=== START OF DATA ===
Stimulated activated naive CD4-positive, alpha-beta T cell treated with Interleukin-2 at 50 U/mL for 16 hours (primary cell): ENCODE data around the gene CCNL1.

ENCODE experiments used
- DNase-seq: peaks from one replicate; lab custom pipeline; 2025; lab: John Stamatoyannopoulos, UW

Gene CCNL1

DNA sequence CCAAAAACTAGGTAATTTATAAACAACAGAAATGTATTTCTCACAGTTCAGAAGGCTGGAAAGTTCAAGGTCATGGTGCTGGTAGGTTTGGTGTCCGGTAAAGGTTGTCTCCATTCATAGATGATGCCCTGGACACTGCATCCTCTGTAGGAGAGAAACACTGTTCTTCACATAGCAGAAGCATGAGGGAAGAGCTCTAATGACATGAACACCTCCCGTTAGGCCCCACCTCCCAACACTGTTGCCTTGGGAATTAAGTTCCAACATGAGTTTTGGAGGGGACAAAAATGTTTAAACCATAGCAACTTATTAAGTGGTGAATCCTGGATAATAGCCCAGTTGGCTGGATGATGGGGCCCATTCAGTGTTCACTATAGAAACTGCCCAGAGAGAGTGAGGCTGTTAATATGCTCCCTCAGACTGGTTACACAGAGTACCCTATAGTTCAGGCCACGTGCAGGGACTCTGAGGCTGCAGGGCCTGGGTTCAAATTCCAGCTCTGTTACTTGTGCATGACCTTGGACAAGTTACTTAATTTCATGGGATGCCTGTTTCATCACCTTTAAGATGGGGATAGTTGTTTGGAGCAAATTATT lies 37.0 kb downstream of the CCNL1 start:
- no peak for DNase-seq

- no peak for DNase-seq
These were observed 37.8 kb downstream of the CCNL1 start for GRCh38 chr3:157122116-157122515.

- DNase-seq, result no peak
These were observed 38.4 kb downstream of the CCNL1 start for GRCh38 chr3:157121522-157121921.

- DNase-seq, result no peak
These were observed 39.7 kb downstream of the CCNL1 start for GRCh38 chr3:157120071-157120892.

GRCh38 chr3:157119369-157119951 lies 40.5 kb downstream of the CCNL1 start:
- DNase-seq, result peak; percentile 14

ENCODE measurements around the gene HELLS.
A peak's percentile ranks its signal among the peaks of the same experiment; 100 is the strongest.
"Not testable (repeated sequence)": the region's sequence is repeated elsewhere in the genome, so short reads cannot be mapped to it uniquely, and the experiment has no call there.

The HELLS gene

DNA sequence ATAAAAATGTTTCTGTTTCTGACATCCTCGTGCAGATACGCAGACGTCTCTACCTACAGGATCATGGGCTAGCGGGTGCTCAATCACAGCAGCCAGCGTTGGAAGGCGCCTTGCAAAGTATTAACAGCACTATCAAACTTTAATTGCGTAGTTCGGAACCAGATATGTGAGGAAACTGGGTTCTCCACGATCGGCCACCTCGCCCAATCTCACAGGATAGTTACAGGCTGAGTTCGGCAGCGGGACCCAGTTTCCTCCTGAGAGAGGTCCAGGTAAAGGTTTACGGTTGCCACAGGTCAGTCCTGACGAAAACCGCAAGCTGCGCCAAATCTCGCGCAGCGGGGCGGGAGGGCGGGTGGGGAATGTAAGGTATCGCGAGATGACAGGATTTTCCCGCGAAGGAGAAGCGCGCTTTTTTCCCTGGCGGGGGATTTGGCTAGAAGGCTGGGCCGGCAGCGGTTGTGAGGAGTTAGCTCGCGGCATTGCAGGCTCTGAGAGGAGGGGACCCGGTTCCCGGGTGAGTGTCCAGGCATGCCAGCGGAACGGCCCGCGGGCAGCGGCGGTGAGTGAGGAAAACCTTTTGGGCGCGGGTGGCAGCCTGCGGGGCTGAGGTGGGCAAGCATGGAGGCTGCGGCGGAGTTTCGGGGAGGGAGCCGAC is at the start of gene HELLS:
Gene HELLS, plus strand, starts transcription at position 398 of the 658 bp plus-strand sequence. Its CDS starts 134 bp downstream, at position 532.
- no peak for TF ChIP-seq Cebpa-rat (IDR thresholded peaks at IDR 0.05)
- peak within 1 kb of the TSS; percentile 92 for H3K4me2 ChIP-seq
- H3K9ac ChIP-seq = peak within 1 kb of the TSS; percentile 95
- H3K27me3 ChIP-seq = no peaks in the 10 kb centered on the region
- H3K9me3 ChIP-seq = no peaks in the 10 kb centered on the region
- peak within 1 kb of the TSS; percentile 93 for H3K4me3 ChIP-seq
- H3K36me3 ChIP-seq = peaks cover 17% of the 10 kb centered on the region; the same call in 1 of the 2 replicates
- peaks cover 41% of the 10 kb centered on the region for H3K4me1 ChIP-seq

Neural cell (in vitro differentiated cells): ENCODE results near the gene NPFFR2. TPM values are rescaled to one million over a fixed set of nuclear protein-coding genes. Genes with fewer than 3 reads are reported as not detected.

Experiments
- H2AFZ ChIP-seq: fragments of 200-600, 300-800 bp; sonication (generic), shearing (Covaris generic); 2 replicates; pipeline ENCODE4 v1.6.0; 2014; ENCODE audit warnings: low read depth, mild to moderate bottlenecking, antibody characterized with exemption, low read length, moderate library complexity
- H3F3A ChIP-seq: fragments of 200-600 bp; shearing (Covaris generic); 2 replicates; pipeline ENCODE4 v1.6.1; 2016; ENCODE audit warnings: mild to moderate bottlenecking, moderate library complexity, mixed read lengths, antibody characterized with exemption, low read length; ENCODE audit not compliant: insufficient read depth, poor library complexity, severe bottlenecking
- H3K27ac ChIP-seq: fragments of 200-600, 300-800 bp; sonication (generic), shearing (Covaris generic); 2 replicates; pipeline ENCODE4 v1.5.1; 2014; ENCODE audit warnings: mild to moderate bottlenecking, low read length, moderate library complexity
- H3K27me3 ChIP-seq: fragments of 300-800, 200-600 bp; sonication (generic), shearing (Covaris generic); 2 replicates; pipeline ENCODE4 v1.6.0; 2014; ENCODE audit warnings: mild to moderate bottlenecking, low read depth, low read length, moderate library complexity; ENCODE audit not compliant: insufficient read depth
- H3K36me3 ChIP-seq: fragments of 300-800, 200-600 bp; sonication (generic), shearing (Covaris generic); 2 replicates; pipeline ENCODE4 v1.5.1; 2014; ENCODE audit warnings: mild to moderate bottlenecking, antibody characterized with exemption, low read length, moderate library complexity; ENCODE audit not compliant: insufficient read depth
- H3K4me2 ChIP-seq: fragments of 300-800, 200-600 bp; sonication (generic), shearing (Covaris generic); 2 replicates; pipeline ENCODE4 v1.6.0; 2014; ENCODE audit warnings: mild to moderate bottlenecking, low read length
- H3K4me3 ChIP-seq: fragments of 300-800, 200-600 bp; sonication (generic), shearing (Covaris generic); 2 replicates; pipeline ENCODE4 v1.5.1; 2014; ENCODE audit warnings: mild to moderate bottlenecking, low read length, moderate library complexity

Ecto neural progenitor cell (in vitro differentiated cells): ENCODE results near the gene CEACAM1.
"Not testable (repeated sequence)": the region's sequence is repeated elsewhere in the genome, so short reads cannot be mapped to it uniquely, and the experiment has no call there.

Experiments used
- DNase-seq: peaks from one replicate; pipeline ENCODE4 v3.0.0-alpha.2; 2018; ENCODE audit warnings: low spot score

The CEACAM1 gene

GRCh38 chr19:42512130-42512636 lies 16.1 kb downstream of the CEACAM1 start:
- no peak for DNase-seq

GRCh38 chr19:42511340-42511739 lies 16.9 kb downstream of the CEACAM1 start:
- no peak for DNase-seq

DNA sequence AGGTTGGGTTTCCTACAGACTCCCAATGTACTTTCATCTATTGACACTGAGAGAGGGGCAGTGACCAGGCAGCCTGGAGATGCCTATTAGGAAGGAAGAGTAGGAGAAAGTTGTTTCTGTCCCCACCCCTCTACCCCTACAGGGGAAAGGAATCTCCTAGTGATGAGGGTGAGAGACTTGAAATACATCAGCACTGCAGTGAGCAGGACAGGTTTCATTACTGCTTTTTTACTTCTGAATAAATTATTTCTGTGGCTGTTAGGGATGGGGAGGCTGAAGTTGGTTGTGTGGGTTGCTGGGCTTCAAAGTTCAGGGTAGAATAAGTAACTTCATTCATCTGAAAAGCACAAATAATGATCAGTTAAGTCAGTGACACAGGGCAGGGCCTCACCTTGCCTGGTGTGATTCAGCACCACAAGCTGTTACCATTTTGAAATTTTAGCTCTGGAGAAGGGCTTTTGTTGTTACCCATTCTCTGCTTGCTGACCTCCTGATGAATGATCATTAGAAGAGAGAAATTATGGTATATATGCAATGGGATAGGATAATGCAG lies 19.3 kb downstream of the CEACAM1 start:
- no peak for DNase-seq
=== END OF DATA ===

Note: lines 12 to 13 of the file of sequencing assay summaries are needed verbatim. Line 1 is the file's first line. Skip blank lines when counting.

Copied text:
These were observed 39.7 kb downstream of the CCNL1 start for GRCh38 chr3:157120071-157120892.

GRCh38 chr3:157119369-157119951 lies 40.5 kb downstream of the CCNL1 start: